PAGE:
Conversely, many readers never intend to subscribe to a newspaper because it just doesn’t fit their needs or budget. They would, however, be willing to pay for a single piece of content, or timed access on a specific day: the “digital single copy” equivalent of content. Readers appreciate the ability to choose what fits their preferences best, and this also helps the publisher convert a larger share of their audience.  

The key to success here is making these purchases as easy for the reader as buying a paper on their way to work. The current experience of purchasing content online is hardly that. Publishers are turning to solutions to improve their users’ journeys and offer them a seamless experience to access and pay for content online.  

John Rodriguez, Publisher at Pueblo Pulp, an independent newspaper serving the Southern Rockies and Western Plains, is one of the first U.S. publishers charging forward with LaterPay’s  innovative solution. “Partnering with LaterPay has allowed us to transition to a digital daily with a frictionless system for our audience - something we have wanted to do for a long time. And we are already generating more revenue now than we would have with ads,” stated Rodriguez. “LaterPay has worked with us to offer our readers the freedom to choose their PULP experience, and the response has been eye-opening. From yearly and monthly subscriptions, to weekly passes, single article purchases and contributions, LaterPay allows us to offer our readers a variety of content consumption options that they are widely receptive to. From day one, LaterPay was interested in our success but also the success of local journalism.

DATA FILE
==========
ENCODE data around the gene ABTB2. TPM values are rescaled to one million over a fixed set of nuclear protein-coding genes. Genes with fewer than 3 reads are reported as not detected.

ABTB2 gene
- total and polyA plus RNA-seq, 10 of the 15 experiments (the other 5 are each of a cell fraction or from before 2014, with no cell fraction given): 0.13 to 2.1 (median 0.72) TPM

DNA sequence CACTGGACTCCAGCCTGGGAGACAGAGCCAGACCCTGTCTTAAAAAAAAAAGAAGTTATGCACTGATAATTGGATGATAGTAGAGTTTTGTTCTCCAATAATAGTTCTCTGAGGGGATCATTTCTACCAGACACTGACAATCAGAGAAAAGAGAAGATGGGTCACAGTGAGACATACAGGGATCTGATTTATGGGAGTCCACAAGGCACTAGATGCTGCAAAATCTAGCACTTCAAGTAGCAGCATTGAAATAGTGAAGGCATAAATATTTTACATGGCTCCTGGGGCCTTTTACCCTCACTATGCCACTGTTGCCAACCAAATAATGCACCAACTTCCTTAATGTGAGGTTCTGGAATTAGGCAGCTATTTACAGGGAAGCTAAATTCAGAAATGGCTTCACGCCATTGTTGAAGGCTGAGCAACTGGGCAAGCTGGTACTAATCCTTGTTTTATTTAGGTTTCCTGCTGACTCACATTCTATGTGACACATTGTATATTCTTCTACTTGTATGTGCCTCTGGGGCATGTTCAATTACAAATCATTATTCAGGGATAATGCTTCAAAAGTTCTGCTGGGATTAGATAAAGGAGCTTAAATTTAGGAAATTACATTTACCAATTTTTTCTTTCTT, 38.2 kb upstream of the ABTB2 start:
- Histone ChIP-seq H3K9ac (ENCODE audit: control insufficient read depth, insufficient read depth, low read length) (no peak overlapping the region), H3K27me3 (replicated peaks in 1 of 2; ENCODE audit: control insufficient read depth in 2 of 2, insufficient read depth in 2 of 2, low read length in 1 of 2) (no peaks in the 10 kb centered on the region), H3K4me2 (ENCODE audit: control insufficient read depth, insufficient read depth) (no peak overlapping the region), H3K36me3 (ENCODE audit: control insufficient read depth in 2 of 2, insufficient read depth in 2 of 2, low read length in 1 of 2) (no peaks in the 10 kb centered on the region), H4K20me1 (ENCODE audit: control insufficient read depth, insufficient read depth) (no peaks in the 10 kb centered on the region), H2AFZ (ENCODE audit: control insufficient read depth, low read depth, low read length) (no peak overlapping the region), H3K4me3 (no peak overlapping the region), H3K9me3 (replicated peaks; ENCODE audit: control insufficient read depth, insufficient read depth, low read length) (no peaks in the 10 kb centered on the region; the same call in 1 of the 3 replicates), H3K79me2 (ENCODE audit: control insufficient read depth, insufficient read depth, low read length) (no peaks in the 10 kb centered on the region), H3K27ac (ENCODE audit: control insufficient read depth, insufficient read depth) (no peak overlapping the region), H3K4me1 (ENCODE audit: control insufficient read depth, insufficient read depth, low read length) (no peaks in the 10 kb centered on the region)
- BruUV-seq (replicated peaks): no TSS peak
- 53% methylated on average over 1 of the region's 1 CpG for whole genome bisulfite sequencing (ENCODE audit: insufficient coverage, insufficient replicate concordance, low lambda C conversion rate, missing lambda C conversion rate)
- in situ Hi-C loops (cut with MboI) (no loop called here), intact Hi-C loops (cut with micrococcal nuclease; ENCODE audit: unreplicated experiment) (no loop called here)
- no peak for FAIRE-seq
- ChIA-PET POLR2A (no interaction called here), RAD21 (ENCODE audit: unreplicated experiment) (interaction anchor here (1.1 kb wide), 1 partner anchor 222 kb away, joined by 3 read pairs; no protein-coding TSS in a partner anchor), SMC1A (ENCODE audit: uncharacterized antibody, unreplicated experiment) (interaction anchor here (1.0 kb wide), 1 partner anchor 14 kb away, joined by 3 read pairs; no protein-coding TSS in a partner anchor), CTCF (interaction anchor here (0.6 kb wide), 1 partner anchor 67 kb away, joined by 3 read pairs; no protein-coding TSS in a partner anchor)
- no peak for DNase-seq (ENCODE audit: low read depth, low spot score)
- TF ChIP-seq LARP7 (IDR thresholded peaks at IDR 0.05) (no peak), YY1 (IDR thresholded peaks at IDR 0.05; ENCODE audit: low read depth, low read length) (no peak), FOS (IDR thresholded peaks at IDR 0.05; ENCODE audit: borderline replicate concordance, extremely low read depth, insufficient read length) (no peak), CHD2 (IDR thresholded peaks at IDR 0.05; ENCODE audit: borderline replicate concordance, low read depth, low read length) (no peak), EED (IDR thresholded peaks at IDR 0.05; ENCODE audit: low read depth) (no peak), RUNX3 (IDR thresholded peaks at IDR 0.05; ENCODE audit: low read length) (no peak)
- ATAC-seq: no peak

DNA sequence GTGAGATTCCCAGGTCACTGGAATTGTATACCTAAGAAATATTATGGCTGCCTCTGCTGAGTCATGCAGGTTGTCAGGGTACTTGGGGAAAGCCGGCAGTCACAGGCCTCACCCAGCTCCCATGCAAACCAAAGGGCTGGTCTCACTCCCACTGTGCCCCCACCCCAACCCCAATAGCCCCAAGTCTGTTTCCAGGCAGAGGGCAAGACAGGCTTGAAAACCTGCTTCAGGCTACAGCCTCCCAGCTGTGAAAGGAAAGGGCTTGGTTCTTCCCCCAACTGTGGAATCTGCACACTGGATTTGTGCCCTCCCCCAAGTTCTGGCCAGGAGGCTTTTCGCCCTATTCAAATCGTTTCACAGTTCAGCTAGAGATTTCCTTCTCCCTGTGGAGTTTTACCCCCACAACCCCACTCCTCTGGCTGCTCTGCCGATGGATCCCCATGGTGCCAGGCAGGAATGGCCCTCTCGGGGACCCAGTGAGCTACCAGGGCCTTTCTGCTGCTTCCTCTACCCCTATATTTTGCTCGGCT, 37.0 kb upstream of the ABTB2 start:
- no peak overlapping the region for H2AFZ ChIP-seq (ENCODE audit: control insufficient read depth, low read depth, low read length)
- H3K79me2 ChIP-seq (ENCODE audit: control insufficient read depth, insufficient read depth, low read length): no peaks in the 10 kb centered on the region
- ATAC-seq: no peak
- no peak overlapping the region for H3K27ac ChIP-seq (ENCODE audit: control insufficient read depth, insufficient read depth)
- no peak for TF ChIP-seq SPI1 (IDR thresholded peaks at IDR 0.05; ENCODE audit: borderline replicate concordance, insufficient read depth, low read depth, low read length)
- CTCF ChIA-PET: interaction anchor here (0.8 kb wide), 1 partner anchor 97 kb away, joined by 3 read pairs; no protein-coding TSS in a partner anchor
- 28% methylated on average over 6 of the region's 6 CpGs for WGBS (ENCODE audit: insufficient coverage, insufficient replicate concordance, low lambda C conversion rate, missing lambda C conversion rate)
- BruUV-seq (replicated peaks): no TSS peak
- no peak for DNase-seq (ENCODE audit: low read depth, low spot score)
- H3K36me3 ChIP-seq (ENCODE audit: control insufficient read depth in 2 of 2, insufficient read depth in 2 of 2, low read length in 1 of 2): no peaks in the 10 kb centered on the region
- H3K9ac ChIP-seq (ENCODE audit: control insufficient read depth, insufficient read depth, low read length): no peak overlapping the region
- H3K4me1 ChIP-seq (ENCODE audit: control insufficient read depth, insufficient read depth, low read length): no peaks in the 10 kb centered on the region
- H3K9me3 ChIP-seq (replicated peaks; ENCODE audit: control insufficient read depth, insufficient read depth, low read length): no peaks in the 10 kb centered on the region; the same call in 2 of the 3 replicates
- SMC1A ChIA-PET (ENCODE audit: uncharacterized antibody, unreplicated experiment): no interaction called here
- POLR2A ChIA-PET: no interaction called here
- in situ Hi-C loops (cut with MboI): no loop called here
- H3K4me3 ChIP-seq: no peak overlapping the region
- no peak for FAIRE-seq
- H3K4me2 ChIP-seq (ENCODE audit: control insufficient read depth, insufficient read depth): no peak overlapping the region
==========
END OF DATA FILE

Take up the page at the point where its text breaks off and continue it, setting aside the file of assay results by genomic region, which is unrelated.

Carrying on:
No matter what solution a publisher chooses to stay on top of shifting reader trends, there are certain things that readers expect today. Great user experience and choice are topping the list of those expectations. This is especially relevant for local publishers who don’t have the reader and content volume to make up for the high bounce rates larger publishers experience with traditional paywalls. Local publishers also don’t have the tech resources to implement some of those solutions, so ease of implementation is a major consideration in a digital monetization strategy. What local publishers do have is a strong relationship with their readers. That trusted bond, paired with innovative solutions, will help local publishers get ahead of the digitalization of the industry.